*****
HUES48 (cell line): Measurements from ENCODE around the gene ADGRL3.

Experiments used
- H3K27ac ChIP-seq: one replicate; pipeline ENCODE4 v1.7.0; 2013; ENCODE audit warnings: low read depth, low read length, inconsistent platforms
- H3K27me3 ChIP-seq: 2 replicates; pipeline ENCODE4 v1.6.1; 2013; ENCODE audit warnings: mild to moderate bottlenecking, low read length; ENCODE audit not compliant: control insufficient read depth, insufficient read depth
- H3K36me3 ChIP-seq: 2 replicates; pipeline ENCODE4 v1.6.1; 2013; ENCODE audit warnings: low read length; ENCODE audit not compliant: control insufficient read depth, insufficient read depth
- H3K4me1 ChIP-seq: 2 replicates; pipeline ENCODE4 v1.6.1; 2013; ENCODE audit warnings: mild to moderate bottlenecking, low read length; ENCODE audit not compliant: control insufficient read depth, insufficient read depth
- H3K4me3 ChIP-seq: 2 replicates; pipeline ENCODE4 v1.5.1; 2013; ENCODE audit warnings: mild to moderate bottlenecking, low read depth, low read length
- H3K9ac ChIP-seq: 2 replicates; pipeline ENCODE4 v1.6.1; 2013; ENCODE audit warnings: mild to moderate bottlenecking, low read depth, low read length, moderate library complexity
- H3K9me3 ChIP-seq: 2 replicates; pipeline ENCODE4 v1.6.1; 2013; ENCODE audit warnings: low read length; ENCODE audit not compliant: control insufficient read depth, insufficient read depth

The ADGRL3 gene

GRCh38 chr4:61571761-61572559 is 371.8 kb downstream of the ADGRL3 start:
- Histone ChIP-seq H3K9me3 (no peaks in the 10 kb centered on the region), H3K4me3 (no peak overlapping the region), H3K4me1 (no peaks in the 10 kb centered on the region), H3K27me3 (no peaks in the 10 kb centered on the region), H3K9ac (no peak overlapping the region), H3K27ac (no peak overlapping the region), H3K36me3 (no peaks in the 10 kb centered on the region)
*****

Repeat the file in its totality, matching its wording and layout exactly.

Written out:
HUES48 (cell line): Measurements from ENCODE around the gene ADGRL3.

Experiments used
- H3K27ac ChIP-seq: one replicate; pipeline ENCODE4 v1.7.0; 2013; ENCODE audit warnings: low read depth, low read length, inconsistent platforms
- H3K27me3 ChIP-seq: 2 replicates; pipeline ENCODE4 v1.6.1; 2013; ENCODE audit warnings: mild to moderate bottlenecking, low read length; ENCODE audit not compliant: control insufficient read depth, insufficient read depth
- H3K36me3 ChIP-seq: 2 replicates; pipeline ENCODE4 v1.6.1; 2013; ENCODE audit warnings: low read length; ENCODE audit not compliant: control insufficient read depth, insufficient read depth
- H3K4me1 ChIP-seq: 2 replicates; pipeline ENCODE4 v1.6.1; 2013; ENCODE audit warnings: mild to moderate bottlenecking, low read length; ENCODE audit not compliant: control insufficient read depth, insufficient read depth
- H3K4me3 ChIP-seq: 2 replicates; pipeline ENCODE4 v1.5.1; 2013; ENCODE audit warnings: mild to moderate bottlenecking, low read depth, low read length
- H3K9ac ChIP-seq: 2 replicates; pipeline ENCODE4 v1.6.1; 2013; ENCODE audit warnings: mild to moderate bottlenecking, low read depth, low read length, moderate library complexity
- H3K9me3 ChIP-seq: 2 replicates; pipeline ENCODE4 v1.6.1; 2013; ENCODE audit warnings: low read length; ENCODE audit not compliant: control insufficient read depth, insufficient read depth

The ADGRL3 gene

GRCh38 chr4:61571761-61572559 is 371.8 kb downstream of the ADGRL3 start:
- Histone ChIP-seq H3K9me3 (no peaks in the 10 kb centered on the region), H3K4me3 (no peak overlapping the region), H3K4me1 (no peaks in the 10 kb centered on the region), H3K27me3 (no peaks in the 10 kb centered on the region), H3K9ac (no peak overlapping the region), H3K27ac (no peak overlapping the region), H3K36me3 (no peaks in the 10 kb centered on the region)